Bad Trend: Selling Your Last Name to the Highest Bidder

Jason Sadler, the creative entrepreneur who figured out he could sell the shirt off his back (literally) for advertising space, has a new scheme in mind. He's selling his last name to the highest bidder, and believe it or not, bids are coming in. If nothing changes between now and when the auction ends on December 12, 2012, his new name will be Jason JLabAudio.

JLab Audio, a consumer audio brand based in Tucson, Arizona, currently owns the highest bid at $34,500. That's good for Sadler, who insists he's not concerned with his last name, but if companies are willing to pay that kind of cash, will this become a new trend? It depends on how much people value their identity.

Jason Sadler
After successfully selling ad space on his back, Jason Sadler is now putting his last name up for sale.

"Anyone who knows me or follows IWearYourShirt knows that I’m an open book. Which is why I’ll be honest in saying that this idea didn’t come to me purely for the sake of some off-the-wall marketing stunt," Sadler explains. "Throughout my life I’ve had three separate last names, none of which have carried any real meaning for me or my sense of identity. So earlier this year when my mom let me know she’d be going through a divorce, it occurred to me that shedding my last name might actually make a lot of sense for me. Though I’m incredibly close with the members of my family, I’ve never gotten my sense of self from any family lineage or last name; instead, my sense of self has come from the hard work I’ve put in to build my company from scratch and from the amazing relationships I’ve fostered with businesses I care about."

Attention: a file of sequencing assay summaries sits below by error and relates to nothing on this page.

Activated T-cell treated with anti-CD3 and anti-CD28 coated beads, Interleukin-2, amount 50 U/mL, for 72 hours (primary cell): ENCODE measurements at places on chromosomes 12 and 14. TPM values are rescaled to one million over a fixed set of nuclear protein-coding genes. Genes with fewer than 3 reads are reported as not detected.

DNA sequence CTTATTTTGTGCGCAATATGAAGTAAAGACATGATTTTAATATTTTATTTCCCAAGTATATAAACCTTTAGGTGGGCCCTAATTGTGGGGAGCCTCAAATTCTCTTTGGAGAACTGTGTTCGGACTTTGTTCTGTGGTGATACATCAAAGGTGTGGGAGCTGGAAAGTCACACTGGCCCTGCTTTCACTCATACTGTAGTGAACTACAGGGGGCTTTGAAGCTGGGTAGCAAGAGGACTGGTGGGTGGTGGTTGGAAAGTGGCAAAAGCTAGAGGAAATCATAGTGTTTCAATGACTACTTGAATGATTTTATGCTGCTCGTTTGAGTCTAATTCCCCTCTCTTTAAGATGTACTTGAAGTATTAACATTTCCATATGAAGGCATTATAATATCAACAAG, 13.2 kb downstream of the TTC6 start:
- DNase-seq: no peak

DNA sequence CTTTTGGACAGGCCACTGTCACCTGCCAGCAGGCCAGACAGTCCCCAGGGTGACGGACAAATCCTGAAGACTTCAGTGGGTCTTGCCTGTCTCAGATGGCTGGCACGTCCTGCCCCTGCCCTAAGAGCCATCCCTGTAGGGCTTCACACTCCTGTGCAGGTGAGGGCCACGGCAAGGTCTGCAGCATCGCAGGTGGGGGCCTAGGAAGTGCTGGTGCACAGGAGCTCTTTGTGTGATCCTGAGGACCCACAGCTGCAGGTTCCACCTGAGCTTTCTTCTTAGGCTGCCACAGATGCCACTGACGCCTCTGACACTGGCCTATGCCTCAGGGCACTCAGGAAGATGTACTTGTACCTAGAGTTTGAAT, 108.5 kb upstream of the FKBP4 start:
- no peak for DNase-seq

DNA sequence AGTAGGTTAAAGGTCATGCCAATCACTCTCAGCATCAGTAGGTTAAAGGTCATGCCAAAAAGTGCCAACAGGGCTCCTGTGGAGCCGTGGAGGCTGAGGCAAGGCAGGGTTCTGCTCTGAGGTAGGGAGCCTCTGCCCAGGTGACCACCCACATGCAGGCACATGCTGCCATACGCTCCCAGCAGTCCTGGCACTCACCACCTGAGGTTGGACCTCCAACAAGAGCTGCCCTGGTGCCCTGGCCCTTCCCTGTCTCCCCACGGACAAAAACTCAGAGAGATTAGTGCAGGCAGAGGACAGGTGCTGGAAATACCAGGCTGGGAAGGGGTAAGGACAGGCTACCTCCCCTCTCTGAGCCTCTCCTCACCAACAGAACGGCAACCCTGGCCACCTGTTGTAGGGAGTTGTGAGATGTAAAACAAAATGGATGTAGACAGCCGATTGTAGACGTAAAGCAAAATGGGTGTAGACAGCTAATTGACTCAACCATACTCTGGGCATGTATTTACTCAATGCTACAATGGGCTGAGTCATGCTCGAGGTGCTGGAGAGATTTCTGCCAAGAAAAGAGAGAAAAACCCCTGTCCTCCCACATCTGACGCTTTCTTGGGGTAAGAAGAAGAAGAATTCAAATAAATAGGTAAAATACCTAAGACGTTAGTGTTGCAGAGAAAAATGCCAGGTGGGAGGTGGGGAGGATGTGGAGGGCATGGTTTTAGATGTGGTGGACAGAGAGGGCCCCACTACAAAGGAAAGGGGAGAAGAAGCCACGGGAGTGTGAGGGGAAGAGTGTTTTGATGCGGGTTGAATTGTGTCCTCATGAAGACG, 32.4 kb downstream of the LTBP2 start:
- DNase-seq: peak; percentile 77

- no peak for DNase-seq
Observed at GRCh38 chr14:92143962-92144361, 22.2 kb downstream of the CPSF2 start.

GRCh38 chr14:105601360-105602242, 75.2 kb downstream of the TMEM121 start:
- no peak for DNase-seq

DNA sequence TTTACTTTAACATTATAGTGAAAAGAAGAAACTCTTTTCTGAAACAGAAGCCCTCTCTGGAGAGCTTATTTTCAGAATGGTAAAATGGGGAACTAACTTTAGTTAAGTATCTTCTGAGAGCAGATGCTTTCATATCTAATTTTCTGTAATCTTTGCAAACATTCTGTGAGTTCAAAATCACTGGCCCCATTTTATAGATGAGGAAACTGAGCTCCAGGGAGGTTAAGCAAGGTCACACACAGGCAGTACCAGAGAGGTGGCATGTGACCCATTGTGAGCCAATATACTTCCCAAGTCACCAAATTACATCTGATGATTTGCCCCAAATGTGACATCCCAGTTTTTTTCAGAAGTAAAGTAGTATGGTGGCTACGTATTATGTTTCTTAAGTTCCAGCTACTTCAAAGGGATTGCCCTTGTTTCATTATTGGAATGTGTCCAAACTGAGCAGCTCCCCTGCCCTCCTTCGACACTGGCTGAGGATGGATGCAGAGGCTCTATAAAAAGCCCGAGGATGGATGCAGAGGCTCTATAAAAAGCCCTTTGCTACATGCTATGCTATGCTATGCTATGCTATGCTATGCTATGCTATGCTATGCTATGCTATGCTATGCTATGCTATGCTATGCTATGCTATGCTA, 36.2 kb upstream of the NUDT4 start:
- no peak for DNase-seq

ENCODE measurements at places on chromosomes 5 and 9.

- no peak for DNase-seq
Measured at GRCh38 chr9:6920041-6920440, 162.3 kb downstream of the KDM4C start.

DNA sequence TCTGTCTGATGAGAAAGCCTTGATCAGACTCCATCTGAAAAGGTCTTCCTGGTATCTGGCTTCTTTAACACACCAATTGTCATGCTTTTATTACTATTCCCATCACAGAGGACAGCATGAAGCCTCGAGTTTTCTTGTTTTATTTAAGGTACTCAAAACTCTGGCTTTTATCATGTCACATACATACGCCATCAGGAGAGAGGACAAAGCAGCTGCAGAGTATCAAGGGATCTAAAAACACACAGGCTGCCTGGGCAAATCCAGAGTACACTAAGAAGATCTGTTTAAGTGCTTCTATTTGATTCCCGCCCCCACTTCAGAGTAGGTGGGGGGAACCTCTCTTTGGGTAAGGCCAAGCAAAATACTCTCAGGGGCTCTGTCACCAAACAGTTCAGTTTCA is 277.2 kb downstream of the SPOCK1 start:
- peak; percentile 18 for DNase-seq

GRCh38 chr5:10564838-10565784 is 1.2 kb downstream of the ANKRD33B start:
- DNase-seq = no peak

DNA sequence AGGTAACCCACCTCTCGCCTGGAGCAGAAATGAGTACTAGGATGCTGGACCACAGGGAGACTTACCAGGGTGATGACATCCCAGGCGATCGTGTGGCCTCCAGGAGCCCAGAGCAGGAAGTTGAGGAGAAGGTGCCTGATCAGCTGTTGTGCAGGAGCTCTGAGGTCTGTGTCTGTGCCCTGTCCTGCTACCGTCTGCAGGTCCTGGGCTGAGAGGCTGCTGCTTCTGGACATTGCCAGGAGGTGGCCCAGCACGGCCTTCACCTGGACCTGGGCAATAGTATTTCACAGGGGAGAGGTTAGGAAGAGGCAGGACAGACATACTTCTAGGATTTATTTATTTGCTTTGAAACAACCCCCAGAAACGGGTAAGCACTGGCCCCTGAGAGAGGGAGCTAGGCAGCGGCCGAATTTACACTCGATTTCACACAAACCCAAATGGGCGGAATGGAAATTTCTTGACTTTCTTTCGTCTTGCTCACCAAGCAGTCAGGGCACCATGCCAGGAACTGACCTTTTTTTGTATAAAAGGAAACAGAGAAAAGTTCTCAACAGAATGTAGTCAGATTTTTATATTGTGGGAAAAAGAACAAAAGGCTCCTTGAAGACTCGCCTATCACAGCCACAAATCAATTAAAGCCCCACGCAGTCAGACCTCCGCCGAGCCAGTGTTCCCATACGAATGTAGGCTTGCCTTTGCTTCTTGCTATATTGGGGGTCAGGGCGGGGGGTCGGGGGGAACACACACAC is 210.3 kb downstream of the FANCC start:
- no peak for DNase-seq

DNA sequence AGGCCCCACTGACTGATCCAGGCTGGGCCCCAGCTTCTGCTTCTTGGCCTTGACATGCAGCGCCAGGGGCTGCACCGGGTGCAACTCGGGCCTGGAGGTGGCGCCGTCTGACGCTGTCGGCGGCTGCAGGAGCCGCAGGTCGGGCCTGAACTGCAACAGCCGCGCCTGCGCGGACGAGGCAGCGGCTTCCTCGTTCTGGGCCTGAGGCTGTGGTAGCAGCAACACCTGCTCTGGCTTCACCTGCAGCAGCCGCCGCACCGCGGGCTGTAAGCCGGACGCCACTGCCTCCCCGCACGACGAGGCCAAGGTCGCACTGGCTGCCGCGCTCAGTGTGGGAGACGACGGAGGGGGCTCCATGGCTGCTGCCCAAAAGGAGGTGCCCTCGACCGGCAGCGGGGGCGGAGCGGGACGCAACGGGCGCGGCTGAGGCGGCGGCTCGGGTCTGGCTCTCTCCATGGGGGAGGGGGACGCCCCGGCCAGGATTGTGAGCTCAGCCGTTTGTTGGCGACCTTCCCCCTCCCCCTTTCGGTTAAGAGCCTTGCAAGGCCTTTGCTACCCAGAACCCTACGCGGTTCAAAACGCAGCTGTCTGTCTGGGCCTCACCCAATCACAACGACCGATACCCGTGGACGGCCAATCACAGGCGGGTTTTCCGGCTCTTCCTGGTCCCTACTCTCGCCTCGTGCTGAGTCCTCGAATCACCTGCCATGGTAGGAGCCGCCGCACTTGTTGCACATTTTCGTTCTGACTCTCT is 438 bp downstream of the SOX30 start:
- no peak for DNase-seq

Sadler says he isn't selling out, but the he loves brands, especially ones that are willing to push the envelope. He's also vowed to give 10 percent of his auction funds to Cheerful Givers, a non-profit organization committed to giving less fortunate children gift bags on birthdays and throughout the holidays.

It's an interesting proposition, not just for Sadler, but for whichever company ultimately wins the auction. After all, as the winning bidder, you have to then trust that Sadler will keep himself out of trouble, thus avoiding sullying the brand name.

Would you be willing to sell your last name to a tech company? If so, which ones?